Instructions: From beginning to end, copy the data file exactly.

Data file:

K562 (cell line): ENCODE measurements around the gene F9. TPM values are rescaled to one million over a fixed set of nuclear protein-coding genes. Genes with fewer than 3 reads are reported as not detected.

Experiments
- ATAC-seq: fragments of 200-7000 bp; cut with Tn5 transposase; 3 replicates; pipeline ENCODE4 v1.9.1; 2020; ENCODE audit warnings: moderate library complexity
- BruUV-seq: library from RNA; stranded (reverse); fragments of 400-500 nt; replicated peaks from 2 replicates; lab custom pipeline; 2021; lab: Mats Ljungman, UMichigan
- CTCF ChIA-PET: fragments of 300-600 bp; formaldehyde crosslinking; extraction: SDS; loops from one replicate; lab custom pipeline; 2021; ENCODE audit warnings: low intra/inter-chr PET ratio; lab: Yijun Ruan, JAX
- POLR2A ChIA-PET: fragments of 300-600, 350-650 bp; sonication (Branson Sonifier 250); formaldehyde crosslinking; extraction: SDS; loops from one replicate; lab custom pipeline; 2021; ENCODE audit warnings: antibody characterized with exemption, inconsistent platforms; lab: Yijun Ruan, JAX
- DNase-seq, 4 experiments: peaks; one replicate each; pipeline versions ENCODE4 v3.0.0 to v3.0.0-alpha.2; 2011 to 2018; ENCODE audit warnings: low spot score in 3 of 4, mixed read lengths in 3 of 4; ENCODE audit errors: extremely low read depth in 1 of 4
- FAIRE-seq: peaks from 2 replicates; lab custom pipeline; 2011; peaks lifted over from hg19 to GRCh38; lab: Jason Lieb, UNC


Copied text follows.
K562 (cell line): ENCODE measurements around the gene F9. TPM values are rescaled to one million over a fixed set of nuclear protein-coding genes. Genes with fewer than 3 reads are reported as not detected.

Experiments
- ATAC-seq: fragments of 200-7000 bp; cut with Tn5 transposase; 3 replicates; pipeline ENCODE4 v1.9.1; 2020; ENCODE audit warnings: moderate library complexity
- BruUV-seq: library from RNA; stranded (reverse); fragments of 400-500 nt; replicated peaks from 2 replicates; lab custom pipeline; 2021; lab: Mats Ljungman, UMichigan
- CTCF ChIA-PET: fragments of 300-600 bp; formaldehyde crosslinking; extraction: SDS; loops from one replicate; lab custom pipeline; 2021; ENCODE audit warnings: low intra/inter-chr PET ratio; lab: Yijun Ruan, JAX
- POLR2A ChIA-PET: fragments of 300-600, 350-650 bp; sonication (Branson Sonifier 250); formaldehyde crosslinking; extraction: SDS; loops from one replicate; lab custom pipeline; 2021; ENCODE audit warnings: antibody characterized with exemption, inconsistent platforms; lab: Yijun Ruan, JAX
- DNase-seq, 4 experiments: peaks; one replicate each; pipeline versions ENCODE4 v3.0.0 to v3.0.0-alpha.2; 2011 to 2018; ENCODE audit warnings: low spot score in 3 of 4, mixed read lengths in 3 of 4; ENCODE audit errors: extremely low read depth in 1 of 4
- FAIRE-seq: peaks from 2 replicates; lab custom pipeline; 2011; peaks lifted over from hg19 to GRCh38; lab: Jason Lieb, UNC